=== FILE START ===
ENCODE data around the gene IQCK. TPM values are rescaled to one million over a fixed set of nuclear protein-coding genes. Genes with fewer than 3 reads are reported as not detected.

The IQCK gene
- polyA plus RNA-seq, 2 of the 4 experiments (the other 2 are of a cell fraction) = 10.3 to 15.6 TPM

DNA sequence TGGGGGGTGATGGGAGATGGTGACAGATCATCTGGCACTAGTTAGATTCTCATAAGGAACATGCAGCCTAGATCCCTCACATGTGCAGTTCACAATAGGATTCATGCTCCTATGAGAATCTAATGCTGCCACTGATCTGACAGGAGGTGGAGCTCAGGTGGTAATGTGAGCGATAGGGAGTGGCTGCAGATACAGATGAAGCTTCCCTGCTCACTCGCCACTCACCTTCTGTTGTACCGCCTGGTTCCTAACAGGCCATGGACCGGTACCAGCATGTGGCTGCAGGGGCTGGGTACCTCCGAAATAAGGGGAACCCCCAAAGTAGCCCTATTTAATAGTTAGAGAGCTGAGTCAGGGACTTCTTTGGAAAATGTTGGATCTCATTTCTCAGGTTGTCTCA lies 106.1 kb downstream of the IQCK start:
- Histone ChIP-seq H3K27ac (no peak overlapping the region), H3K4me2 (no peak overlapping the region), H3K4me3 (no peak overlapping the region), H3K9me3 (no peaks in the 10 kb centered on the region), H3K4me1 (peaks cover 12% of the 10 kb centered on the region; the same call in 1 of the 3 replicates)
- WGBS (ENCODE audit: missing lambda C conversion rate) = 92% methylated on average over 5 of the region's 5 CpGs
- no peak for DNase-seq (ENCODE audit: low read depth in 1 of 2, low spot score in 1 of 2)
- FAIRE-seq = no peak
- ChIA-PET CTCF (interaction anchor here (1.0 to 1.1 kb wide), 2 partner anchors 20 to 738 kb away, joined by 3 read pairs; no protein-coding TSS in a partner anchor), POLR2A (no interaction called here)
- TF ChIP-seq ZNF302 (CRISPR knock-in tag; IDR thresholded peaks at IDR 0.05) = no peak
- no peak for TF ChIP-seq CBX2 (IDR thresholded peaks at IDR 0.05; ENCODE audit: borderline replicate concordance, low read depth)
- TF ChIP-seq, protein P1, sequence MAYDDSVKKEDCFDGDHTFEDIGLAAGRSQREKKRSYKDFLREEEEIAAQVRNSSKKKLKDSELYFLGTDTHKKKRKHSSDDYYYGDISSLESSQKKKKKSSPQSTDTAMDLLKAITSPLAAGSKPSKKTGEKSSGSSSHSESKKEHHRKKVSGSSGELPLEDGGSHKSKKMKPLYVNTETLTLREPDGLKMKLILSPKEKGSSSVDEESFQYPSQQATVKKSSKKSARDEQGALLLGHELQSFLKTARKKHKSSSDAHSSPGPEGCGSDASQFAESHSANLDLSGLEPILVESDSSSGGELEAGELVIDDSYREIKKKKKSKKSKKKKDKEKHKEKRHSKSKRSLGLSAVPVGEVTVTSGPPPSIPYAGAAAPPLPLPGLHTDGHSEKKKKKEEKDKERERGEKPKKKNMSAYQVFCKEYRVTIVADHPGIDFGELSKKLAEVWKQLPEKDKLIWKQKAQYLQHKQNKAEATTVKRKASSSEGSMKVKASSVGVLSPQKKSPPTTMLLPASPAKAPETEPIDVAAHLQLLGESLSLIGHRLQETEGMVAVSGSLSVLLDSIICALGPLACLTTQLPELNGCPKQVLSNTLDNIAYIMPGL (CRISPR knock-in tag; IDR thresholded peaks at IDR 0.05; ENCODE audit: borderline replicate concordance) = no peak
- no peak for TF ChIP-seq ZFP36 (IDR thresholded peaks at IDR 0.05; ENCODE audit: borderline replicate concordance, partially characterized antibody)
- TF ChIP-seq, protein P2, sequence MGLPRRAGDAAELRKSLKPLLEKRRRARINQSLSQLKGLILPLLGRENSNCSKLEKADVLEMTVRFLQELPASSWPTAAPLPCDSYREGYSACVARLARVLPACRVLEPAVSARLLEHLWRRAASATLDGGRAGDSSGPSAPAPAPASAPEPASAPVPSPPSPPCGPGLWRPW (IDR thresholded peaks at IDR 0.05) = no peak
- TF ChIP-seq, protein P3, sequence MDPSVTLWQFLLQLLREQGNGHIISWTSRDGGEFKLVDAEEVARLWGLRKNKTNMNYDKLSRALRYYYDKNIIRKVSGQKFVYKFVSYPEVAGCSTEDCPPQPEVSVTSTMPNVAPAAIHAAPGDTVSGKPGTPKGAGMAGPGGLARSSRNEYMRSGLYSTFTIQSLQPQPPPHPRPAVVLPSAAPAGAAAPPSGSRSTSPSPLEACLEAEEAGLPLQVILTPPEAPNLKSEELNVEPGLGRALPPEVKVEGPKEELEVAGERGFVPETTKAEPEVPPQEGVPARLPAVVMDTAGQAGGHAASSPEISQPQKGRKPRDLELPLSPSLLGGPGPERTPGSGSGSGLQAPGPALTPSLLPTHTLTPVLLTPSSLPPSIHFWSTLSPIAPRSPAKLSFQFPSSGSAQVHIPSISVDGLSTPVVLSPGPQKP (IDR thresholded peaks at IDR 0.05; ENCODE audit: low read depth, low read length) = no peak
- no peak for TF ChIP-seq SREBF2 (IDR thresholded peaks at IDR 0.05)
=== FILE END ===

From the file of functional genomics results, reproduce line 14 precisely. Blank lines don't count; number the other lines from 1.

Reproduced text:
- TF ChIP-seq, protein P2, sequence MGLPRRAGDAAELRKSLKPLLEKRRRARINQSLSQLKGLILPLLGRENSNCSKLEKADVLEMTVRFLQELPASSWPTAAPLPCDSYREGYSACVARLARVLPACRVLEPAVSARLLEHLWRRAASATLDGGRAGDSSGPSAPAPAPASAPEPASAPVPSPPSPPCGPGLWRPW (IDR thresholded peaks at IDR 0.05) = no peak